Charles Simpson has made the point that institutions never save people. He has noted, for instance, that hospitals don’t save people; doctors and nurses do. Likewise, it’s not churches that save and restore people, but God working through the individual members of that church. Institutions and bureaucracies don’t care for individuals. But families do care for the individual. It makes a huge difference whether we build our churches to be institutions or families.” Mark Hoffman / The Joshua Principle 

I’ve seen and experienced incredible things with prayer and know how destructive things could have been without it. If you are still skeptical or don’t believe/agree with me, that’s okay. I’ll still be praying for you.

Response: Why We Pray

Redemption on the Horizon

Some of you know, many of you don’t. Grandmother (on Rheanna’s side) was diagnosed with dementia a few years ago. I was lucky enough to meet her while she was still coherent, but her condition has visibly worsened over the past few years. Last month, Rheanna and I took a trip to Idaho to visit her extended family and introduce Grandmother to her great granddaughter, #ShilohJo. Whether or not she could acknowledge who Shiloh was, the tenderness and care with which she held her showed that Grandmother was still Grandmother – a woman of class who is/was especially fond of babies and has nothing but love to give. If anyone is fortunate to have met her, it’s obvious as to where Rheanna’s compassionate heart comes from.

This image means a lot to me for the above reasons, but also because it represents more. There’s something special and unique when grandparents come into contact and interaction with their grandchildren in this precious way – a hint that the bonds of generational curses have begun to break off and redemption is on the horizon. It also alludes to a future generation waiting/needing to be released and advance the glory of His kingdom – not to wage war or to judge, but to love and transform. Let revival come.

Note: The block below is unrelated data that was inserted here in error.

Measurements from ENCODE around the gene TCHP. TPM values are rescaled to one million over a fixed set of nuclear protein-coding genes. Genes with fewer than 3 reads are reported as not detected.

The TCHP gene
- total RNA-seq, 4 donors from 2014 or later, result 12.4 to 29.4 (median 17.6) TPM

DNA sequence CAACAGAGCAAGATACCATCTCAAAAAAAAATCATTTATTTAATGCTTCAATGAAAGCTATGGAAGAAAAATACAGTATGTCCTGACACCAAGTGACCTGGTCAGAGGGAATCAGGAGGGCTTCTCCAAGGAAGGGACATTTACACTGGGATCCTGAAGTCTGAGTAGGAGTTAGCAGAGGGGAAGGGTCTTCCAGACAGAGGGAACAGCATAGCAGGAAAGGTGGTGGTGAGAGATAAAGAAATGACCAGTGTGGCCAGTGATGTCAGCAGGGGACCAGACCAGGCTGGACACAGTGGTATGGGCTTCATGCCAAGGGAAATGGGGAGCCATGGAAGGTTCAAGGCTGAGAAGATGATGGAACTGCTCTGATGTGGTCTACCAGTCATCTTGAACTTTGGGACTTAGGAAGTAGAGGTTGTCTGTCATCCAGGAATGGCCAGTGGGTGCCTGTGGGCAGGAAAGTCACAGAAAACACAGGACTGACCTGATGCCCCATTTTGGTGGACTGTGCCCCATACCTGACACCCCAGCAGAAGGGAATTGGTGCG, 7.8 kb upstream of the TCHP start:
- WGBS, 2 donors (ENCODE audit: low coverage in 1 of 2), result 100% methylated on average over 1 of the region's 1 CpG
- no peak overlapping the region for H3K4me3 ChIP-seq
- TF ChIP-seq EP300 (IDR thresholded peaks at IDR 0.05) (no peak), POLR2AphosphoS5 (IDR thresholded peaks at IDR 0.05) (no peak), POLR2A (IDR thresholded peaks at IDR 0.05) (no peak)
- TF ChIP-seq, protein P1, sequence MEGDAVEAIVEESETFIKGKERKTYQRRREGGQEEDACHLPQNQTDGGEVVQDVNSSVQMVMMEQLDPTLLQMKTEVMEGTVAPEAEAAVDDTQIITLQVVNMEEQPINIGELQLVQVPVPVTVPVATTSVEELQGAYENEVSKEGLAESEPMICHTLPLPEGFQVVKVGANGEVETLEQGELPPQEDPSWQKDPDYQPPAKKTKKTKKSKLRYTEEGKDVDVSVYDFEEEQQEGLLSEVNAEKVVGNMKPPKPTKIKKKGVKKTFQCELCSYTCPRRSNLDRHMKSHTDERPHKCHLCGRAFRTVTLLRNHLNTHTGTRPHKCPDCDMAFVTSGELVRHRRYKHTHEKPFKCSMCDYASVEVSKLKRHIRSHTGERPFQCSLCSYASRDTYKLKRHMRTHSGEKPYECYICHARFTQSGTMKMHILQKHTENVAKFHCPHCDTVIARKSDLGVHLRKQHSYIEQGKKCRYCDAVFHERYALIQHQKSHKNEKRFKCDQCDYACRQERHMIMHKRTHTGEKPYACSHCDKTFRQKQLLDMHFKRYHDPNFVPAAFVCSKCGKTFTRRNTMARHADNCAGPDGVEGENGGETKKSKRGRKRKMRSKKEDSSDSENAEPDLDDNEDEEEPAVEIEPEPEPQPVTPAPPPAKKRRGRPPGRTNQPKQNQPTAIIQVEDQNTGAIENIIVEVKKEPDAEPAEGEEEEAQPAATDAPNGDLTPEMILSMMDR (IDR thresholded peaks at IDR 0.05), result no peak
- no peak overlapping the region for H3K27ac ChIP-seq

Redemption on the Horizon

“All the people among whom you live shall see the work of the Lord.”

This verse (Exodus 34:10) made its way to my inbox via the Moravian Daily Texts. At first read, I became extremely encouraged and filled with a hope for what seems like, at times, a hopeless battle. It’s a promise to current and future generations of His presence and power – that all will knowingly or unknowingly bear witness to His goodness and glory.

But after reading through the rest of the email, I came to the closing prayer:

How amazing are your ways, O God. We marvel at your designs. In Christ you have shown us the awesome, divine presence that is ours. May our heavenly humanity be a witness to your earthly divinity. Amen.

Our heavenly humanity. I chewed on those words for a minute. Then it hit me. He doesn’t actually make Himself known by riding in on a white horse like a Disney prince. Nor does He move with our beckoning call like a puppet on stage. The implication of this verse is that we, as believers, are to be the instruments and facilitators of the manifestation of His work. That is when people bear witness to His glory.

Some time in the past, and even now when I don’t catch myself, I would have believed God to have done something if I prayed for it. Filled with excitement and eagerness as well as an immature understanding of who He is, I thought that He would have made Himself known through some “miraculous” happening and that’s how I’d experience His presence and power. After all, He gives us the desires of our heart, right?